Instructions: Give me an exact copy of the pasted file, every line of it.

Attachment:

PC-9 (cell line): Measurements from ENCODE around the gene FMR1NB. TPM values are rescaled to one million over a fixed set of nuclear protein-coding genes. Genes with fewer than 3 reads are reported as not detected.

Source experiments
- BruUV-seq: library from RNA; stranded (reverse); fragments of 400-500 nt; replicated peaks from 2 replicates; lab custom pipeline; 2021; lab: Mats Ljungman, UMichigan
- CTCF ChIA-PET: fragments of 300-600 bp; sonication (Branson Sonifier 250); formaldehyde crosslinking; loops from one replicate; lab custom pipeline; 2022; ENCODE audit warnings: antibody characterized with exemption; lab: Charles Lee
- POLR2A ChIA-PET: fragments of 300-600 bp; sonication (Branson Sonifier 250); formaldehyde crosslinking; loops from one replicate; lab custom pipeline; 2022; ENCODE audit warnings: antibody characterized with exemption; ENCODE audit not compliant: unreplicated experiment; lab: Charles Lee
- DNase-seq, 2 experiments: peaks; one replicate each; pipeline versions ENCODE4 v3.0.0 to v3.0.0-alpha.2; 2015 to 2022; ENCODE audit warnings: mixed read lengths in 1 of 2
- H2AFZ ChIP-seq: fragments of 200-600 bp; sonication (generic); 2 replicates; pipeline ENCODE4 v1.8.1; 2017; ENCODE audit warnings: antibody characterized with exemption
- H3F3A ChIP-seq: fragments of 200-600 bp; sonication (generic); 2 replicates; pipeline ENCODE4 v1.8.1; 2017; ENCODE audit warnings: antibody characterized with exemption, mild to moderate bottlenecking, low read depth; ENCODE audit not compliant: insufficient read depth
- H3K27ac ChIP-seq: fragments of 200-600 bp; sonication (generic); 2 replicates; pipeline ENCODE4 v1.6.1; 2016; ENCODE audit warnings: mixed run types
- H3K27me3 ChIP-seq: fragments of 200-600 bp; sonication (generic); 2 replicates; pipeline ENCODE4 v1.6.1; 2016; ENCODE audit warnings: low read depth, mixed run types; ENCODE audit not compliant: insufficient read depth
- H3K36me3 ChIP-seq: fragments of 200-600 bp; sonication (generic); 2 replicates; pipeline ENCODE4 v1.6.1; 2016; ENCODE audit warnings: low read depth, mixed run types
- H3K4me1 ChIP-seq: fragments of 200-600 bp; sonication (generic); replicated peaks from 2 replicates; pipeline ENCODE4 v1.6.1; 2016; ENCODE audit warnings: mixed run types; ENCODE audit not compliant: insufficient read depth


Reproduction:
PC-9 (cell line): Measurements from ENCODE around the gene FMR1NB. TPM values are rescaled to one million over a fixed set of nuclear protein-coding genes. Genes with fewer than 3 reads are reported as not detected.

Source experiments
- BruUV-seq: library from RNA; stranded (reverse); fragments of 400-500 nt; replicated peaks from 2 replicates; lab custom pipeline; 2021; lab: Mats Ljungman, UMichigan
- CTCF ChIA-PET: fragments of 300-600 bp; sonication (Branson Sonifier 250); formaldehyde crosslinking; loops from one replicate; lab custom pipeline; 2022; ENCODE audit warnings: antibody characterized with exemption; lab: Charles Lee
- POLR2A ChIA-PET: fragments of 300-600 bp; sonication (Branson Sonifier 250); formaldehyde crosslinking; loops from one replicate; lab custom pipeline; 2022; ENCODE audit warnings: antibody characterized with exemption; ENCODE audit not compliant: unreplicated experiment; lab: Charles Lee
- DNase-seq, 2 experiments: peaks; one replicate each; pipeline versions ENCODE4 v3.0.0 to v3.0.0-alpha.2; 2015 to 2022; ENCODE audit warnings: mixed read lengths in 1 of 2
- H2AFZ ChIP-seq: fragments of 200-600 bp; sonication (generic); 2 replicates; pipeline ENCODE4 v1.8.1; 2017; ENCODE audit warnings: antibody characterized with exemption
- H3F3A ChIP-seq: fragments of 200-600 bp; sonication (generic); 2 replicates; pipeline ENCODE4 v1.8.1; 2017; ENCODE audit warnings: antibody characterized with exemption, mild to moderate bottlenecking, low read depth; ENCODE audit not compliant: insufficient read depth
- H3K27ac ChIP-seq: fragments of 200-600 bp; sonication (generic); 2 replicates; pipeline ENCODE4 v1.6.1; 2016; ENCODE audit warnings: mixed run types
- H3K27me3 ChIP-seq: fragments of 200-600 bp; sonication (generic); 2 replicates; pipeline ENCODE4 v1.6.1; 2016; ENCODE audit warnings: low read depth, mixed run types; ENCODE audit not compliant: insufficient read depth
- H3K36me3 ChIP-seq: fragments of 200-600 bp; sonication (generic); 2 replicates; pipeline ENCODE4 v1.6.1; 2016; ENCODE audit warnings: low read depth, mixed run types
- H3K4me1 ChIP-seq: fragments of 200-600 bp; sonication (generic); replicated peaks from 2 replicates; pipeline ENCODE4 v1.6.1; 2016; ENCODE audit warnings: mixed run types; ENCODE audit not compliant: insufficient read depth